After listening to Groves’ plea, Sermons said the law makes it clear the reinterring Salter’s remains “is up to the next of kin.”
“The obvious and most important thing is to reinter that man to his resting place,” Sermons said.
Sermons said the agreement will be converted into a consent order to be signed by the court. He also said the court would not interfere with the heirs’ desires when it comes to what they do with Salter’s remains. He also said the court retains jurisdiction over the matter in regard to additional court orders that may be required.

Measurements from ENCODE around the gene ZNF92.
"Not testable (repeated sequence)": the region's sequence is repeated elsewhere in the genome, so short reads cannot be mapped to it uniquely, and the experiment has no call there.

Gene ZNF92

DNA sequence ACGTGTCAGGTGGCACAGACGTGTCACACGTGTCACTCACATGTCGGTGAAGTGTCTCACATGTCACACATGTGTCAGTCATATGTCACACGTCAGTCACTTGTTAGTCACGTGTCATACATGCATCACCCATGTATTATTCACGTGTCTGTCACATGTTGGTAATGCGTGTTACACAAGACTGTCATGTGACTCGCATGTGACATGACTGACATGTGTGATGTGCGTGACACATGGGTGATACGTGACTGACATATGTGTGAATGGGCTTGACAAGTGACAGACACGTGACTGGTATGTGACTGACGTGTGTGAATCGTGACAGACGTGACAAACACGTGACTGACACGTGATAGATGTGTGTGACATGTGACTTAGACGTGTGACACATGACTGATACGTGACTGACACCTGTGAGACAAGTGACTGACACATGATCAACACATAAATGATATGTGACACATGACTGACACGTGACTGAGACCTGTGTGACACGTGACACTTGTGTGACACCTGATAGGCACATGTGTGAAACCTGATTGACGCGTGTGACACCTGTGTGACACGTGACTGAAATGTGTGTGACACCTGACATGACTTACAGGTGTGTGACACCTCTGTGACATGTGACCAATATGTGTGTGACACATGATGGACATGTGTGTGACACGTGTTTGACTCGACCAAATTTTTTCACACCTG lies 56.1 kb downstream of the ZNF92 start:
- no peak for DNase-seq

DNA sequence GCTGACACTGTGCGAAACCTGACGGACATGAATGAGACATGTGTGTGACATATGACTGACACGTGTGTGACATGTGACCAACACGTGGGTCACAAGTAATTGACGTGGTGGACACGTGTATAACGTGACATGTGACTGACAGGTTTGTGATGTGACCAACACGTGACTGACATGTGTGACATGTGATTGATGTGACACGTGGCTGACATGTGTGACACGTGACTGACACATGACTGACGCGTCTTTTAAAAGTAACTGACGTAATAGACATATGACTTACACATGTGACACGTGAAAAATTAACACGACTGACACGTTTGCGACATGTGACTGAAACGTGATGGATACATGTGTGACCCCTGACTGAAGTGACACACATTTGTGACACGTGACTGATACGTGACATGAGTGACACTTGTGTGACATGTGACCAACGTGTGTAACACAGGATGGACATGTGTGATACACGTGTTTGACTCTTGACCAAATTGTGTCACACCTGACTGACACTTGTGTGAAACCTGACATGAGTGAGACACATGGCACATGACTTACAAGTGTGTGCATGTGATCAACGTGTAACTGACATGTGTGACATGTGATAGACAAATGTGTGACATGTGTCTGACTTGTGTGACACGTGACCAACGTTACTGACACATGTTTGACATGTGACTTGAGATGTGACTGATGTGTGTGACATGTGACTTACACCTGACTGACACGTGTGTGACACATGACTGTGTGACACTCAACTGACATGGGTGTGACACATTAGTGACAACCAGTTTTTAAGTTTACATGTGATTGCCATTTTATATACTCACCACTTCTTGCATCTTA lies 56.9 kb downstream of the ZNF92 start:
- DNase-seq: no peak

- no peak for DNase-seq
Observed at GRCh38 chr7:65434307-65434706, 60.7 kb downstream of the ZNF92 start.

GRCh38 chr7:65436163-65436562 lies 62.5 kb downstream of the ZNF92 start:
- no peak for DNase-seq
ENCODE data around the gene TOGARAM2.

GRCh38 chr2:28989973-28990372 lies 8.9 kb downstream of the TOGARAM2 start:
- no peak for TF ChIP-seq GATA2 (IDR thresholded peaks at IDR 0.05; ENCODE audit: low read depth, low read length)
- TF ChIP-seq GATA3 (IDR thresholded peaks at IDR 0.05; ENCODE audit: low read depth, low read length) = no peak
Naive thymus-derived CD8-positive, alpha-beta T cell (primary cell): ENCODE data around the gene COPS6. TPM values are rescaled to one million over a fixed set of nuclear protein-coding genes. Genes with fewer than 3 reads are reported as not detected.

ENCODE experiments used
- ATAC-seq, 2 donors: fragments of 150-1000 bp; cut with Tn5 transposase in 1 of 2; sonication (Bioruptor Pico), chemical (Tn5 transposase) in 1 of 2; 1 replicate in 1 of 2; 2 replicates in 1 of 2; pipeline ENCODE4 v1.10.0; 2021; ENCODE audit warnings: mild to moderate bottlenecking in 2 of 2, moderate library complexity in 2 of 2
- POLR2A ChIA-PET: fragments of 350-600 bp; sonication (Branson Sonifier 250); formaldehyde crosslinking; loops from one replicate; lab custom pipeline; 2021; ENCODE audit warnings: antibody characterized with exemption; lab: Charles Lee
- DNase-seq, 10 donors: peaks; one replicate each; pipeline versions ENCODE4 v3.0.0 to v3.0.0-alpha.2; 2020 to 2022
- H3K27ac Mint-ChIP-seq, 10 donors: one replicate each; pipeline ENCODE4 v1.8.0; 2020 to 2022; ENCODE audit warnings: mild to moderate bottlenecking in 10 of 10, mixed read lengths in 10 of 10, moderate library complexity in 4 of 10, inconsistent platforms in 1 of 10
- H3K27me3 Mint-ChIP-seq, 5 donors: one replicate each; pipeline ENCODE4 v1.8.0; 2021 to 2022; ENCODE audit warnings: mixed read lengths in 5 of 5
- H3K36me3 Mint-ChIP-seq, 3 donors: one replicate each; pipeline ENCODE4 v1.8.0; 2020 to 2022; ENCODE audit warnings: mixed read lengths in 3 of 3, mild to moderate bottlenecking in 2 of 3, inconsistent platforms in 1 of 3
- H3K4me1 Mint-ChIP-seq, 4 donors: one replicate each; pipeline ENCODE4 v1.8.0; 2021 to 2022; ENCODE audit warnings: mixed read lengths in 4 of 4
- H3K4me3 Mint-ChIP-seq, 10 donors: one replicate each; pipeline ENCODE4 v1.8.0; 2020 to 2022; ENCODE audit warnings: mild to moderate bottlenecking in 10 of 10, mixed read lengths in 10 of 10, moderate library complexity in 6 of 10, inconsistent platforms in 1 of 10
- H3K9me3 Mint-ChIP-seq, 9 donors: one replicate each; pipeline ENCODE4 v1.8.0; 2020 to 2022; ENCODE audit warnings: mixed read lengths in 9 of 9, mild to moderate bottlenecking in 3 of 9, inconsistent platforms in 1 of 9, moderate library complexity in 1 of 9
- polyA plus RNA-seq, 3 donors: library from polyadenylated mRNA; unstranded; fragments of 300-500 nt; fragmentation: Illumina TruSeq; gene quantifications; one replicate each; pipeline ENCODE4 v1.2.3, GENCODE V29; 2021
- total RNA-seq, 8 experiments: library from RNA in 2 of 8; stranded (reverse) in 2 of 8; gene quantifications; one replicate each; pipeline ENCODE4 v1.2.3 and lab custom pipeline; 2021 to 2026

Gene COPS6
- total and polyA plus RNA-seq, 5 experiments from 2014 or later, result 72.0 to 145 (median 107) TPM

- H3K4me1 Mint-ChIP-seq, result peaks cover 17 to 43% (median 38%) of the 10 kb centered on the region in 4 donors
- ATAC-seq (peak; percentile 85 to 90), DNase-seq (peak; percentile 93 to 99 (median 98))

The remains were unearthed near Bath Creek in 1986.
Duffus contends the remains are those of Salter, a barrel-maker who died in 1735, may have been a member of Blackbeard’s pirate crew who escaped being hanged and returned to settle in Bath. Salter went on to become a ward of St. Thomas Parish and an assemblyman representing Beaufort County in 1731.
Duffus has sought genetic testing on the bones to confirm his theory.
Earlier this year, five people responded to advertisements in the Washington Daily News seeking heirs of Salter, according to a report filed with the court. Four of those people believe they are Salter’s descendants and one is described as “uncertain,” according to the report.